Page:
Finding Hope for the New Year in the Waters of Baptism

By Jim Keat 1-02-2017
baptismal font

How often do you think Jesus remembered his baptism?

How often do you remember yours?

A splash of water.

A gasp of breath.

A startled cry.

Eyes wide open.

A community cheers as they offer their welcome.

Remember your baptism.

I was baptized on October 23, 1983. I was 10 days old, held in my parents’ arms, and surrounded by family, friends, and a community of faith that would call me their own. The pastor placed his hands in the water and then onto my head, once, twice, three times.

I don’t remember anything about this day. But this is a day that I will never forget.

Every baptism is an image of beauty in the midst of chaos, recalling the chaotic waters of creation and the Spirit of God hovering over the Tehom to call forth beauty in her midst. Every baptism is a reminder of liberation from exile, the waters parting as we walk out of bondage and into hope. Every baptism is an invitation us to open our eyes and see God at work in us and in spite of us, a holy wind rushing through the community of faith as we feel the splash of water upon our skin.

These are turbulent times. 2016 was a turbulent year. But the waters of baptism invite us to hope. We hold our breath, the water splashing against our skin. We hold our breath, anticipating what is to come. We hold our breath, we remember our baptism, and we have hope.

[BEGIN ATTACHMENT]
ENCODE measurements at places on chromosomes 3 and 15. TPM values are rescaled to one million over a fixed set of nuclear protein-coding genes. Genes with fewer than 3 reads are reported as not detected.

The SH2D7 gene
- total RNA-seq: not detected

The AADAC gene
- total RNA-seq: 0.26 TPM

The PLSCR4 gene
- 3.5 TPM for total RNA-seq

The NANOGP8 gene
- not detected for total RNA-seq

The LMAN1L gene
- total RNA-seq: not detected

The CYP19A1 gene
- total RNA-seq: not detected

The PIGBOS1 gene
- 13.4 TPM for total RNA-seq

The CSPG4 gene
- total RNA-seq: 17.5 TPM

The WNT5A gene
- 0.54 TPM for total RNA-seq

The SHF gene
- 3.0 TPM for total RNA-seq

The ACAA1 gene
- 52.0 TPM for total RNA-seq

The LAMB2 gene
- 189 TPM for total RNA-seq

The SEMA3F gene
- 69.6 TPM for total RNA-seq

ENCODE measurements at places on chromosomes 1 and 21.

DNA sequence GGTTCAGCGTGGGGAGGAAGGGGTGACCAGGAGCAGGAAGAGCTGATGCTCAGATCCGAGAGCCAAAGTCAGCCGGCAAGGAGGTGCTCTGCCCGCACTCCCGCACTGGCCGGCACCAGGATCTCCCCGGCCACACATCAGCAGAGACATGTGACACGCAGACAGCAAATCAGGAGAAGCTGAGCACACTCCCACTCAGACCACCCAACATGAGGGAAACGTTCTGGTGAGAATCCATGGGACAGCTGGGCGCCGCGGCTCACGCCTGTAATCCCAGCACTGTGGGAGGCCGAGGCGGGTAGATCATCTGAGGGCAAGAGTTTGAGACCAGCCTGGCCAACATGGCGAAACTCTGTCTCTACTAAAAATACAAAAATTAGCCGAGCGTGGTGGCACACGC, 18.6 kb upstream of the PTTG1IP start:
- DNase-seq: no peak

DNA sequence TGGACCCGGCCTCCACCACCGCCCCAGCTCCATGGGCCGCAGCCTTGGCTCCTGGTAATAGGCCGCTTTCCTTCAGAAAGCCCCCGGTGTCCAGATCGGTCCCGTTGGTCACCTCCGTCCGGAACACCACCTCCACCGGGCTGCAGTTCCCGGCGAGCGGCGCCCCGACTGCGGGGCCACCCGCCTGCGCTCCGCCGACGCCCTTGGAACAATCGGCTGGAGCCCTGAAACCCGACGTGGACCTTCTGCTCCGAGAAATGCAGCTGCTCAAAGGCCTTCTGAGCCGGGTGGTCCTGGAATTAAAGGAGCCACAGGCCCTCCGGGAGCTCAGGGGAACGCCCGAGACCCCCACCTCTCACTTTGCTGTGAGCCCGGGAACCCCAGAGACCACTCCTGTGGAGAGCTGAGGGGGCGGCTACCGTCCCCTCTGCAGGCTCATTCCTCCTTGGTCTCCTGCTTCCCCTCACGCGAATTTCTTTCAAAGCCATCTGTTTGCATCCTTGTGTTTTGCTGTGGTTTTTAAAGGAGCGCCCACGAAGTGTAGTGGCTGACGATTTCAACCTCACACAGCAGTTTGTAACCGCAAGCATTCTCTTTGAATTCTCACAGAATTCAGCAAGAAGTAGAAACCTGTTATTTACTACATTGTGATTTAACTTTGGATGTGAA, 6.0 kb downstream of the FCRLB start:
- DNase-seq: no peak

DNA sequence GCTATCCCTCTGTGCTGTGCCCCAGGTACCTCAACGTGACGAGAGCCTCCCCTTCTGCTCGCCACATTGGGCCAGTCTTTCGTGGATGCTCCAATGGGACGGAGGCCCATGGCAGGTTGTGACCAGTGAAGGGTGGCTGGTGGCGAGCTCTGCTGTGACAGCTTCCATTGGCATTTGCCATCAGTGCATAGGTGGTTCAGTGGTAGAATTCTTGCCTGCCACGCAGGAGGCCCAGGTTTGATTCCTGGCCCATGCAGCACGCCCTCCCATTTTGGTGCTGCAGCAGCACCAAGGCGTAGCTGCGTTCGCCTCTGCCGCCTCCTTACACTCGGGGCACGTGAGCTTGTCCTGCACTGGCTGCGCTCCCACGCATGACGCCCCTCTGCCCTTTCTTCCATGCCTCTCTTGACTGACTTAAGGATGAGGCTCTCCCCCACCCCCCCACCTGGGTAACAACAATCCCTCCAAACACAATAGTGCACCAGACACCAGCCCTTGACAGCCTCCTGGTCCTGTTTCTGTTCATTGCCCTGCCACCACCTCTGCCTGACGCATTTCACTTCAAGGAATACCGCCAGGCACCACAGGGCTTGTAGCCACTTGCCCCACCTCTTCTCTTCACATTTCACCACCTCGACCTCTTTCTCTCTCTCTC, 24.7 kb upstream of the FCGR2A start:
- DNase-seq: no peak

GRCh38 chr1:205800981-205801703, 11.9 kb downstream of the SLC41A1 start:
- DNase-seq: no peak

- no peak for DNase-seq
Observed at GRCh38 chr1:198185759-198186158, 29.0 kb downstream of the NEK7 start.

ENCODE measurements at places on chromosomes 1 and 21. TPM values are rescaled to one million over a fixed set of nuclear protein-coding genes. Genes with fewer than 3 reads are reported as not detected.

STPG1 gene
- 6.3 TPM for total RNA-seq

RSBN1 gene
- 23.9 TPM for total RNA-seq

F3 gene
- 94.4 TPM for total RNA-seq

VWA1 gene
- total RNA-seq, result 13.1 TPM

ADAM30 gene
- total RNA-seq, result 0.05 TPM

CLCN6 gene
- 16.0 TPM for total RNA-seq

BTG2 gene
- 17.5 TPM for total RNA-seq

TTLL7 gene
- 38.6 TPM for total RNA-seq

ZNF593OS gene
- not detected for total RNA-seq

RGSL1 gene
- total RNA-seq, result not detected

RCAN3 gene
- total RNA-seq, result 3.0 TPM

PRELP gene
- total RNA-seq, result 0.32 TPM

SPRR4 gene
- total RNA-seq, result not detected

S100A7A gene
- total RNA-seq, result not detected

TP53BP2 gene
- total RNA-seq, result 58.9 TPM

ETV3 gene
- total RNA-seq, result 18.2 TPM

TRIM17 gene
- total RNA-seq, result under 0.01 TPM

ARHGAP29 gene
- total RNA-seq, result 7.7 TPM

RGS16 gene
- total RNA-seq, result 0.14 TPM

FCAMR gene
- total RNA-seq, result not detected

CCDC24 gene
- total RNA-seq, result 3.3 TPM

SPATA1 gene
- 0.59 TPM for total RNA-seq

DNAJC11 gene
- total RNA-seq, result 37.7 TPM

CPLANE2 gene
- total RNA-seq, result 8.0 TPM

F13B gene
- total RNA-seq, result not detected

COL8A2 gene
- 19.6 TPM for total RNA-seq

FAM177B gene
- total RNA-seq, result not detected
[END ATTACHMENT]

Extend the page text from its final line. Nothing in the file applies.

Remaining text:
Baptism is saturated in hope.

Jesus, raised from the waters of the Jordan River, became the hope for those who followed him, inviting them to discover a new way to live in the world, loving our enemies and praying for those who persecute us, realizing that the reign of God is already among us, with us, and within us.

The baptism of a young child evokes a sense of awe and wonder, a collective hope for who they will become as they grow up and how this community will journey with them.

The baptism of an adult embodies this hope in the midst of any chaos, be it adolescence or elections or whatever stress one might experience.

When we remember our baptism, we look forward with hope.

I remember my baptism because my family would not let me forget. Along with the traditional birthday parties, we would hold a special “baptism birthday” celebration. Year after year we would remember the day that the waters of baptism touched my skin. We would recount the ways that we have seen God in our lives and in our world. We would know that no matter what was raging around us, the Spirit of God was always hovering over the waters of our world, a beacon of hope and the promise of new life.

How often do you think Jesus remembered his baptism?

Did he talk with his friends about that day at the Jordan? Did he tell the story of the dove landing on his shoulder and the voice booming from the heavens? In his moments of despair, did his baptism offer him the hope for another day?

Hope must be as tangible as despair. The greater the chaos, the greater our hope. Whatever waters wage around us, we remember a story of God hovering over the surface of the deep, the people of God walking through the parted sea, and the son of God rising from the river to hear the words that echo at every baptism to follow: “You are my Beloved.”

So whether you celebrate your baptism birthday, remember your baptism. Remember that you are beloved by God and called by God to walk forward in the hope of new life for today and every tomorrow.

Look back at the past year. Look all the way back to your baptism. And live every day in hope.

This piece originally appeared at On Scripture.

Rev. Jim Keat is the Associate Minister of Digital Strategy & Online Engagement at The Riverside Church in New York City and the Director of Online Learning at the Center for Progressive Renewal.

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